COLUMBUS, Ohio – Governor Mike DeWine made time during Wednesday night’s special broadcast to laud Pfizer and their progress on a coronavirus vaccine before effectively re-instating a mandatory mask mandate across the state.
“On Monday, our country received some very promising news regarding a Coronavirus vaccine that Pfizer is developing. The first results from phase three, the final research phase on their vaccine, show it to be very effective in preventing COVID 19. That’s great news. This should give us all great hope,” said DeWine. He continued “it could be here as early as December. And we will be ready.”
The rest of the address covered what the state plans to do before Ohio receives vaccine doses and reaches the governor’s desired level of immunity from significant vaccination uptake.
Back in March, DeWine declared a state of emergency in Ohio and on Wednesday night he made it clear Ohio is still under an emergency and intends to extend the order – “today, I was asked by our hospital leaders to confirm that Ohio remains in a state of emergency. I’m telling you tonight it most certainly does.”
On Monday, during a specially-called press conference with doctors who lead Ohio’s three healthcare zones, Dr. Robert Wyllie of the Cleveland Clinic, Dr. Andrew Thomas of Ohio State University Medical Center and Dr. Richard Lofgren of UH Health all weighed-in on the increase in COVID patients throughout Ohio’s hospitals. They warned that short-staffed facilities may be at risk.
DeWine echoed that thought on Wednesday night, “If we don’t change this, we will not be able to provide appropriate care for all the Ohioans who need it. All the Ohioans who need it for COVID and for all those Ohioans who require other emergency care – things such as accidents, strokes, and heart attacks. Hospitals will gain be forced to postpone important but less urgent care.”
The governor said, if cases continue to rise, bars restaurants and fitness centers would have to be shut down. This came after weeks of praise during pressers for the job restaurants and bars were doing and the claim that spread was not occurring in formal settings such as businesses.
DeWine said he would look at the numbers next week to determine a course of action. However, at a different point in the speech, DeWine said, “we’ve learned throughout this pandemic that what happens today sometimes won’t reveal its true impact for weeks. This is certainly true of hospitalizations and sadly it’s also true of deaths – leaving us with the stark reality that we simply won’t know the ultimate fate of individuals who are diagnosed today with COVID for weeks – or even months.”
Restaurants, bars and fitness centers aren’t the only businesses that will be scrutinized. A revised mask order will put compliance pressure on retail businesses.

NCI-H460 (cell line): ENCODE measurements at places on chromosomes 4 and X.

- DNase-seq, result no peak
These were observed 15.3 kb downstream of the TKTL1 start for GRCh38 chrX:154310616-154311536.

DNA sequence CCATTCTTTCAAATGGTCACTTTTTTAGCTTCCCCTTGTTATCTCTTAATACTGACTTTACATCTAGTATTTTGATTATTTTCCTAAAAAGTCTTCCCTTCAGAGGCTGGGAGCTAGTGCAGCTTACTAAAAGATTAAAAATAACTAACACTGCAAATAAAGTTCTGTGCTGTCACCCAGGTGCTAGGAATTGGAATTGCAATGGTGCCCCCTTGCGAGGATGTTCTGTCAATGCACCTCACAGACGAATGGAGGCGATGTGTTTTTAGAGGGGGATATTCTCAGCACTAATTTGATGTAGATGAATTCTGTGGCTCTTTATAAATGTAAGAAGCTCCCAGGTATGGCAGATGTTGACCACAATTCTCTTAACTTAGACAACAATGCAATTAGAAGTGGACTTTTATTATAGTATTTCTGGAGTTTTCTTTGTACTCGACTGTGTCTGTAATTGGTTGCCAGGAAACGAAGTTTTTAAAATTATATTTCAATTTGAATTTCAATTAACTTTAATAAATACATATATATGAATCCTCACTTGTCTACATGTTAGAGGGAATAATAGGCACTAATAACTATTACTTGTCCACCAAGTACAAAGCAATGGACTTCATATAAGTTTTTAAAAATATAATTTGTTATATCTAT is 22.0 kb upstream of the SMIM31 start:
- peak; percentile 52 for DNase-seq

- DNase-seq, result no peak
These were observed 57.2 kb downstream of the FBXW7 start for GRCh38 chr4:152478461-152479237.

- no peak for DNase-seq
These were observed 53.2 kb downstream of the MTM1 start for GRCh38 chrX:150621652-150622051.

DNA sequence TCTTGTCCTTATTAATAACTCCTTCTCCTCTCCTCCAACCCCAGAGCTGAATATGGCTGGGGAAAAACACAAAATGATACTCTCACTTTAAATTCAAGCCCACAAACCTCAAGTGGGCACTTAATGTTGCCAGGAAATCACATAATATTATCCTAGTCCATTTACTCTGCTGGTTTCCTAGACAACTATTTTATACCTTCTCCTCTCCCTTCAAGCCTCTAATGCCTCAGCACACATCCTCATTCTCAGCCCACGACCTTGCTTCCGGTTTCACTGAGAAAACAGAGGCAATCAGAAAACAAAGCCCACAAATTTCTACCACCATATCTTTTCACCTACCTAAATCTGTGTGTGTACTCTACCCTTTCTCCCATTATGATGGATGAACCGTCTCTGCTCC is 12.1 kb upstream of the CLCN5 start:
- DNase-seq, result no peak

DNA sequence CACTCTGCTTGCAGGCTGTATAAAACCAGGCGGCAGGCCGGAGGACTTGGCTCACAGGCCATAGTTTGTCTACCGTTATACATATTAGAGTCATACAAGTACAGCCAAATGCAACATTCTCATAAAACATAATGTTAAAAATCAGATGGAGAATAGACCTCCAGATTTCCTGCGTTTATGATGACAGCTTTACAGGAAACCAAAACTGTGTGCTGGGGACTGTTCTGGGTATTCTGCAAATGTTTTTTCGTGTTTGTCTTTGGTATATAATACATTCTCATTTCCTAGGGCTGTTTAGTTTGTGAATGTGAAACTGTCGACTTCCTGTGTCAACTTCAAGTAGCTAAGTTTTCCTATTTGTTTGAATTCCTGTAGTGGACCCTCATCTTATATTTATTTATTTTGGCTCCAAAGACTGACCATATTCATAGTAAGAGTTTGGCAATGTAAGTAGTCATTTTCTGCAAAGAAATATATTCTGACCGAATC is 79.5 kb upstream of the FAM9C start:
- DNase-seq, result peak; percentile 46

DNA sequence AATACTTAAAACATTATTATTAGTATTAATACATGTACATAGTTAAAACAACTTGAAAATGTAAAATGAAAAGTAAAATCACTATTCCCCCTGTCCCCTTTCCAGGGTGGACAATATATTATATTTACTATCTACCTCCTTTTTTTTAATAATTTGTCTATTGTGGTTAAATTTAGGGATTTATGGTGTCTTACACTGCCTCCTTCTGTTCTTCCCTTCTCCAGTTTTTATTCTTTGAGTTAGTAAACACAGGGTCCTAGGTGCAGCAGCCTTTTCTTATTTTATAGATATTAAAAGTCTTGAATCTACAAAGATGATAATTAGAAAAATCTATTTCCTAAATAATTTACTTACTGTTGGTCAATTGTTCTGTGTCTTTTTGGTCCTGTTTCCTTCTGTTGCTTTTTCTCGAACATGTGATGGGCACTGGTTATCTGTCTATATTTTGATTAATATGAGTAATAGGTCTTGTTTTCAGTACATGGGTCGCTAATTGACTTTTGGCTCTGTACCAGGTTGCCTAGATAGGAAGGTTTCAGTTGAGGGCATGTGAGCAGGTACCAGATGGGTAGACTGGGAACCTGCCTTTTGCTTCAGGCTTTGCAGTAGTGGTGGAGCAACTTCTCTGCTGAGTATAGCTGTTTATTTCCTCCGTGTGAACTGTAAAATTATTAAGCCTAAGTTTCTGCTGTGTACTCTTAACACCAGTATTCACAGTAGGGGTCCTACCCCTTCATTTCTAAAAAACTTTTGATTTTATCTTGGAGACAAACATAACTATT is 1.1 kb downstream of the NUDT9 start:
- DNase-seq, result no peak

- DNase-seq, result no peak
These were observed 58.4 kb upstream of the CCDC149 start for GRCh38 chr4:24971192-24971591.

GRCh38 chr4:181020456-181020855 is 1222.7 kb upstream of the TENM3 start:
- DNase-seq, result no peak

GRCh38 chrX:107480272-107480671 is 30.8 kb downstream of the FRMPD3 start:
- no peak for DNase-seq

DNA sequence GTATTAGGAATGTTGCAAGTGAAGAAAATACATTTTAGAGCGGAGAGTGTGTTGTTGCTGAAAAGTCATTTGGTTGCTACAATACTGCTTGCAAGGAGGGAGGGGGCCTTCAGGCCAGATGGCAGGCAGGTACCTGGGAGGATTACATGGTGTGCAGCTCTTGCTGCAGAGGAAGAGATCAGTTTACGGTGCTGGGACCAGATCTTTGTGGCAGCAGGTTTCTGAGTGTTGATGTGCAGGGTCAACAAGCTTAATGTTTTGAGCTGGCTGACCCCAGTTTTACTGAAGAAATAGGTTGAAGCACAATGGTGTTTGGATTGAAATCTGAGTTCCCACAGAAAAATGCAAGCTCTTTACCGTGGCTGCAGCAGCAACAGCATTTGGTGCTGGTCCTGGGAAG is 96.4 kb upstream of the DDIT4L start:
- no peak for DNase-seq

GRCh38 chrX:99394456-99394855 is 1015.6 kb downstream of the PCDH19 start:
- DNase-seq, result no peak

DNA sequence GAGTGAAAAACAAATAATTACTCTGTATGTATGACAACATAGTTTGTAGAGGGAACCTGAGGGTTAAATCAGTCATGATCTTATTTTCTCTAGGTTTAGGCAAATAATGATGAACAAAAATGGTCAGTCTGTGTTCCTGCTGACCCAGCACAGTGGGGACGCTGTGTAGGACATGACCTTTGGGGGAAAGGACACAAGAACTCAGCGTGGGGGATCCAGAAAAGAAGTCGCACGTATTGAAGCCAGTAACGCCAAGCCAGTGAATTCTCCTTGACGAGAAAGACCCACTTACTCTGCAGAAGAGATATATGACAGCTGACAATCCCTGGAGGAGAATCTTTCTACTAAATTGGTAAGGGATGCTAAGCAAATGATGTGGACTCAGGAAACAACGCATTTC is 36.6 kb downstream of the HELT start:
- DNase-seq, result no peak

“Most retail businesses have done a good job providing a safe place for their employees to work and for their customers to shop. However, it is clear that there are some businesses where mask wearing is simply lacking. We know that masks work. They are the easiest, most cost-effective way to limit the spread of COVID-19. Every retail employee has the right to work in an environment that is as safe as can be, which means all customers must wear masks. Further, each Ohioan who goes out to shop, wherever they go, they have the right to know that every store they enter, every door they go into to shop, will be safe and the people they encounter in that store will all be wearing a mask.”
The revised mask order will contain three additional provisions:
- Each business will be required to post a face covering requirement sign at all public entrances to the store;
- Each store will be responsible for ensuring that customers and employees are wearing masks;
- A new retail compliance unit comprised of agents led by the Bureau of Workers Compensation (BWC) will be commissioned – they will be inspecting to ensure compliance of that mask order.
No statements were made regarding a third offense, nor did the cost to fund the retail compliance unit.
Consequently, The Ohio Star reached out to the governor’s Press Secretary Dan Tierney and asked when the new mask order would take effect, whether it would contain exemptions that are in the July 23 order and for people who have already recovered from COVID. The Star also asked who would be funding the retail compliance unit and how much it will cost.
Tierney said that the order is still being drafted and will be finalized and made effective in the coming days. He also confirmed that the BWC will fund the mask enforcement but did not reply with how much it will cost Ohioans.
A new social gathering order is also in the works. The limit on gatherings to 10 or fewer will remain for both public and private events with congregate areas no longer open. Everyone must wear a mask unless eating or drinking. Dancing and games are also prohibited.